Factors influencing pupil take-up of history post Key Stage 3: an exploratory enquiry

Teaching History article

By Richard Harris and Terry Haydn, published 19th July 2009

‘30% is not bad considering ...'

Please note: this article pre-dates the 2014 National Curriculum and some content may be outdated.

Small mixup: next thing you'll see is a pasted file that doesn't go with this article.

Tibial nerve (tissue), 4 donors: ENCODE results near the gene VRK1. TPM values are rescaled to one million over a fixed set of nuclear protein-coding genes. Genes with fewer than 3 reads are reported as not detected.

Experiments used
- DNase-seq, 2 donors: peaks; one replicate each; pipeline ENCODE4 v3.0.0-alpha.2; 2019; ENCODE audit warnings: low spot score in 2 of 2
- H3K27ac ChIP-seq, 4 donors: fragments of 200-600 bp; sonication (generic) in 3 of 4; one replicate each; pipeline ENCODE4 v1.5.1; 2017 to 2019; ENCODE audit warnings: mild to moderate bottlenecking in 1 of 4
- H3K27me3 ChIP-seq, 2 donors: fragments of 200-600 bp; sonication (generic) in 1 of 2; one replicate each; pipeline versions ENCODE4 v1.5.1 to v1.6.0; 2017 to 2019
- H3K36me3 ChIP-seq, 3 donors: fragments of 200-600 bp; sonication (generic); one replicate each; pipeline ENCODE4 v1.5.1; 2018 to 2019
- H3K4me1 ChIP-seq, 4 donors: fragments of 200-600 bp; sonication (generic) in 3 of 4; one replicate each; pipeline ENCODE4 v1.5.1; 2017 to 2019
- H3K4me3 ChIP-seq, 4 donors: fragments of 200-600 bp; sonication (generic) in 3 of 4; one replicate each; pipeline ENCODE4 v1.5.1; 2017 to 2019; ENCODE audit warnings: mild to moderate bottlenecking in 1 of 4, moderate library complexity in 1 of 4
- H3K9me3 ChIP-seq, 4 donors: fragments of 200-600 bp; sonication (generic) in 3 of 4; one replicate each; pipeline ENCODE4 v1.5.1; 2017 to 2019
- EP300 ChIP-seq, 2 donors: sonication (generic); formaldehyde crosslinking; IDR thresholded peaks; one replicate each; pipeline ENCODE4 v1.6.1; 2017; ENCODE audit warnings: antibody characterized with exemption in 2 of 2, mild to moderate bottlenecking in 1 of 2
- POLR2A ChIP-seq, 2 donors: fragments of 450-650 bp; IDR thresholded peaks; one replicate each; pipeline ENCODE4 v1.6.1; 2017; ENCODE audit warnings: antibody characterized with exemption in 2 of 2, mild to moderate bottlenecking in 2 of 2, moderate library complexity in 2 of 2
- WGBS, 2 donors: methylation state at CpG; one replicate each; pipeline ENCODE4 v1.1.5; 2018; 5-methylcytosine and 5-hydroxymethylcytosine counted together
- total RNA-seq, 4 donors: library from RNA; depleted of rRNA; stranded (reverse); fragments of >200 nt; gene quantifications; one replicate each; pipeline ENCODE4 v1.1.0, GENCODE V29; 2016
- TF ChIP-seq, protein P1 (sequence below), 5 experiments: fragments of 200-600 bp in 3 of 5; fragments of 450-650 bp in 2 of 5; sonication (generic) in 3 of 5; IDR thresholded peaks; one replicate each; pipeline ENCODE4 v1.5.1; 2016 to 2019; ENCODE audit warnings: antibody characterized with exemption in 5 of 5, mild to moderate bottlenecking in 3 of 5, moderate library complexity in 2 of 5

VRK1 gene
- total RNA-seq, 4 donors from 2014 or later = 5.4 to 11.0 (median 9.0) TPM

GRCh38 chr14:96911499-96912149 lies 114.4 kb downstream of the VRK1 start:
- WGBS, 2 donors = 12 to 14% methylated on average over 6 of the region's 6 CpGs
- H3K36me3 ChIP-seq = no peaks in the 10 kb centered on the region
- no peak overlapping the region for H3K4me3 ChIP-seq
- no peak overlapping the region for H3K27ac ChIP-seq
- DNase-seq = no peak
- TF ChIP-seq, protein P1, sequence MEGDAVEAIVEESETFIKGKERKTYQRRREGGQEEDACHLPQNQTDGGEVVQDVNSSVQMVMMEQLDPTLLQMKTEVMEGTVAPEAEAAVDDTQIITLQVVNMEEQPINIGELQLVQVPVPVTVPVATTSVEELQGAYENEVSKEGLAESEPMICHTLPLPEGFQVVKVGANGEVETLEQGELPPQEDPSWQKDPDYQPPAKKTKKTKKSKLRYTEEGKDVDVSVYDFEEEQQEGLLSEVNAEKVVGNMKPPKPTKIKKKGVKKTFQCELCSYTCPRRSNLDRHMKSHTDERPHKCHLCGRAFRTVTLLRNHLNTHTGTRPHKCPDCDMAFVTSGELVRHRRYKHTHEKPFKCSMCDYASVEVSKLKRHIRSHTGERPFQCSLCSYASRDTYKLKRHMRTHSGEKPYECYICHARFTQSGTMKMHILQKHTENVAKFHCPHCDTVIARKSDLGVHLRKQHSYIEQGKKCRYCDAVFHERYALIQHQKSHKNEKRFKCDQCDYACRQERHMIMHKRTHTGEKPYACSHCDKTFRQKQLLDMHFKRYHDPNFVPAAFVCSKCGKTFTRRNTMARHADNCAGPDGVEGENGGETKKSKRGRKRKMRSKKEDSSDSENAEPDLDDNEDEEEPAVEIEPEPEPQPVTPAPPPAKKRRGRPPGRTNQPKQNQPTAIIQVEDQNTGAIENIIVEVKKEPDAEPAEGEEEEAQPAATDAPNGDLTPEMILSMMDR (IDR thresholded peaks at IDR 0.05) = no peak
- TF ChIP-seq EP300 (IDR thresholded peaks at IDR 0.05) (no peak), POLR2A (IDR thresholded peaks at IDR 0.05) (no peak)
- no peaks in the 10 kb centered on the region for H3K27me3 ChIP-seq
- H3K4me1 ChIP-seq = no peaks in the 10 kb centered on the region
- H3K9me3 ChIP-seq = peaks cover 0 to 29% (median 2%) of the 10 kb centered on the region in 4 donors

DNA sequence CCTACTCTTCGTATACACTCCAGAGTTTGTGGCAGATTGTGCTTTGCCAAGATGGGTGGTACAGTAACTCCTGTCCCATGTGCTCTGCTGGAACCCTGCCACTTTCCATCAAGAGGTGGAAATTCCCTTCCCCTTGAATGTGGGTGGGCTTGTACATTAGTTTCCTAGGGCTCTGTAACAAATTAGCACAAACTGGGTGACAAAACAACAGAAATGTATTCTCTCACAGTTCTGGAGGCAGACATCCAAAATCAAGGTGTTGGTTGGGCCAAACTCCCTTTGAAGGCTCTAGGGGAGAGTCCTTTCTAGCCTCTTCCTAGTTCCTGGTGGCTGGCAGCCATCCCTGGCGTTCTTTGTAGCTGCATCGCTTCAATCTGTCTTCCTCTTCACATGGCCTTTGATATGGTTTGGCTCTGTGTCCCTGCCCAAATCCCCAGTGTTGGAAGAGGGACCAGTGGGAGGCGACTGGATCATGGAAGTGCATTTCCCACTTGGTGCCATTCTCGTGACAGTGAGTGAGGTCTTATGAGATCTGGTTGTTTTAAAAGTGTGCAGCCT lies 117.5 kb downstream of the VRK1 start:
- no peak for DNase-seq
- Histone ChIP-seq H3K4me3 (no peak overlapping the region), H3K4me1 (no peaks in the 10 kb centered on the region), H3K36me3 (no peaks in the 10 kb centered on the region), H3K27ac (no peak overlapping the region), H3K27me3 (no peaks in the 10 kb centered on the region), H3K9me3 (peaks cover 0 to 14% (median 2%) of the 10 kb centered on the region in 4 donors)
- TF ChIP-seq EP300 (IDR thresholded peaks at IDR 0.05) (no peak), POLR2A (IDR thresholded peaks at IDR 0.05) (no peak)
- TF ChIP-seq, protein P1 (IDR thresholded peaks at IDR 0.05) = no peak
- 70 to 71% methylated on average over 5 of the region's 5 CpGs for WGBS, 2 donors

Last year, in Teaching History 132, Richard Harris and Terry Haydn shared their findings from a research project exploring children's views of school history. Here they report on further research, seeking to explain the wide variation that they found in the proportion of pupils who opt to continue their study of history beyond Key Stage 3. Drawing on interviews with history teachers, subject advisors and teacher educators as well as  statistical data from two local authorities, they offer a fascinating survey of factors that seem to influence pupils' decisions about history. While some lie beyond the scope of individual teachers, and so can only point to a need for effective lobbying, many lie well within the compass of history teachers and their departments. They demonstrate the rich opportunities we still have - through our curriculum planning and day-to-day teaching - to inspire interest in, and commitment to, the subject...

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